The director of Medicare and Medicaid said he is staying out of supercommittee discussions, even though the expensive entitlement programs are unlikely to emerge unscathed in a final deficit-reduction plan.
“My understanding is the administration is working closely with the supercommittee, trying to help them put together their analysis,” Dr. Donald M. Berwick, administrator of the Centers for Medicare & Medicaid Services, told reporters on Tuesday. “So my contact was through the administration. It’s a very complex process, and I think someone should be coordinating.”
Wringing savings out of health care, the largest slice of federal spending, is the most obvious way for the bipartisan 12-member panel to accomplish its assignment of finding $1.2 trillion in cuts or revenue. Lawmakers agreed on the committee last summer as a way to resolve gridlock over raising the debt ceiling.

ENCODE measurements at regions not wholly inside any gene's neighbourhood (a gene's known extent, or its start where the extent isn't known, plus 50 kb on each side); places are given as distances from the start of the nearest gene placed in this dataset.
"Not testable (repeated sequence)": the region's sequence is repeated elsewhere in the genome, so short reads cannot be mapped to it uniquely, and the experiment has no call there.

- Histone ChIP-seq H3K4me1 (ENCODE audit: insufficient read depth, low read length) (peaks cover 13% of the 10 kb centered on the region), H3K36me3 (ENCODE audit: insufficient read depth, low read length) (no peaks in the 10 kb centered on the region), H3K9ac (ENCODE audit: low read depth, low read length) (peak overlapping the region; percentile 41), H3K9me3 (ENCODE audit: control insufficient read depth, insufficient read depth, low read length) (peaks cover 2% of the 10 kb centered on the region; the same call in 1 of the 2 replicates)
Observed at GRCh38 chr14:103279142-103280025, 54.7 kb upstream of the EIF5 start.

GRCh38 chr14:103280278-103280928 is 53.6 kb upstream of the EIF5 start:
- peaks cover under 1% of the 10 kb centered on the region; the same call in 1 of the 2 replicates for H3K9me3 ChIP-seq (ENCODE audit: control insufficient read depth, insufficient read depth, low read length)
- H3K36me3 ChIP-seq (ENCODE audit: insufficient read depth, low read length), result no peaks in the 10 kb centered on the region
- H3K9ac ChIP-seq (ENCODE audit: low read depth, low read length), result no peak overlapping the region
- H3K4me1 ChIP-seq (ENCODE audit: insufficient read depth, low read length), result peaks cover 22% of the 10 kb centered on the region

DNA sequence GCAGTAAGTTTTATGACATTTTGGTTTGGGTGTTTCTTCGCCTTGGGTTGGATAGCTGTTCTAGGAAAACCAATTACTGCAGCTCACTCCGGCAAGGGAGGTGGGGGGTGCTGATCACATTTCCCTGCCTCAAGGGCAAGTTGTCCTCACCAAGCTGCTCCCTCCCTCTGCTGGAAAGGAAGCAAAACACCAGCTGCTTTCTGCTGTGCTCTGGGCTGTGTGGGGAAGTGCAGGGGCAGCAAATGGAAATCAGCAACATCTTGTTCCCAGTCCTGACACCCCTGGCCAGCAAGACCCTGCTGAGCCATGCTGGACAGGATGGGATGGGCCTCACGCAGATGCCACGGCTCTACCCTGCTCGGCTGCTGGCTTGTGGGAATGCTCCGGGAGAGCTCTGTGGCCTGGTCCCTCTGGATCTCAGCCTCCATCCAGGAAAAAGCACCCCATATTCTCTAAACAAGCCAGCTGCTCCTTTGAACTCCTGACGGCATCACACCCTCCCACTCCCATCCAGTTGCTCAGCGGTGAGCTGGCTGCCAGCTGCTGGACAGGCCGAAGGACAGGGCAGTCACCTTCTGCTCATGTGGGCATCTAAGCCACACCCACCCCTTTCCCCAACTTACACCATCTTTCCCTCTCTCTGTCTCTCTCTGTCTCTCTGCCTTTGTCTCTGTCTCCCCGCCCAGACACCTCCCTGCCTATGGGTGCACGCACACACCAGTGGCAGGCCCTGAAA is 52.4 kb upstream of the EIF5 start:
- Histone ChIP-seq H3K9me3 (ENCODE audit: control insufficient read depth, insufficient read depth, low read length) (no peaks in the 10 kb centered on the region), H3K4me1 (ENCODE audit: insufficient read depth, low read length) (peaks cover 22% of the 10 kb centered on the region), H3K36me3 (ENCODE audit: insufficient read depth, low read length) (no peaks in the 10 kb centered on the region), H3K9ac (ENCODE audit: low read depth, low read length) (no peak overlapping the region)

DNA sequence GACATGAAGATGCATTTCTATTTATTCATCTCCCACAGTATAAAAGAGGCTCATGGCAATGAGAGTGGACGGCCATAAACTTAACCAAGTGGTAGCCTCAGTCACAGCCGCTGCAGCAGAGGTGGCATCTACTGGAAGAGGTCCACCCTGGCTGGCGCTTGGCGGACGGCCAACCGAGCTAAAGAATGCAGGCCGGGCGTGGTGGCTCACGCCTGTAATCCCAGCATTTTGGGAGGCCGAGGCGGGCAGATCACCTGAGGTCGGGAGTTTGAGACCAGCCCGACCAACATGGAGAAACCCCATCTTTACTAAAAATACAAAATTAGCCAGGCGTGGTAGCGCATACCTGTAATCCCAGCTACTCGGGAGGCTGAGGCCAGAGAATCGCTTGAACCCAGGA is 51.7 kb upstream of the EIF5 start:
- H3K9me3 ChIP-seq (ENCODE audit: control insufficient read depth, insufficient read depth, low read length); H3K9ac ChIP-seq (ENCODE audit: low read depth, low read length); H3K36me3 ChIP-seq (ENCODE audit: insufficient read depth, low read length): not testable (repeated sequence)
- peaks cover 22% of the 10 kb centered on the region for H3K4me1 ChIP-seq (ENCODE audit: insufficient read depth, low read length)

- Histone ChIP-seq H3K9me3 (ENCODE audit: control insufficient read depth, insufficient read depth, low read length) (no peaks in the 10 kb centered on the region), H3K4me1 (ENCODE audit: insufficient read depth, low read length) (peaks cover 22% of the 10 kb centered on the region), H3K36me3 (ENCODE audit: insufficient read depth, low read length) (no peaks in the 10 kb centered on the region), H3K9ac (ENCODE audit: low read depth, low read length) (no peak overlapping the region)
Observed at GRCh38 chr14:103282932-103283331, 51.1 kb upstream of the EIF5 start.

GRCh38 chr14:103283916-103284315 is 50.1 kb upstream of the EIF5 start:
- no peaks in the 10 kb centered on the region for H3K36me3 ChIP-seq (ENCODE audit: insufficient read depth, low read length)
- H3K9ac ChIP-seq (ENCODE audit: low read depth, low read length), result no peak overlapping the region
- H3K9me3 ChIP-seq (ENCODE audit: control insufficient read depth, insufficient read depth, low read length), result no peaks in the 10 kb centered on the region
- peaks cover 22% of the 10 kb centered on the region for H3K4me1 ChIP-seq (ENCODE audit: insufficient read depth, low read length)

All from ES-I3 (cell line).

Meanwhile, Defense Secretary Leon E. Panetta has urged the committee to focus on health care and stay away from the defense spending — the second-largest drain on the federal budget.
As the panel weighs finding savings in health care versus defense — or some combination — parties with interest on both sides anxiously await the final plan, which is due by Thanksgiving.
Last Friday, legislators took aim at both budget giants when House and Senate committees sent their recommendations to the panel. Republicans on the Senate Committee on Finance want to raise the retirement age and make current retirees pay more in deductibles and copayments.
In a bipartisan recommendation by the Senate Homeland Security and Governmental Affairs Committee, members suggested extending a current freeze on the salaries of federal civilian workers.
And leaders of the Senate Armed Services Committee asked the panel to consider scaling back military pensions and making military members pay more for their health care.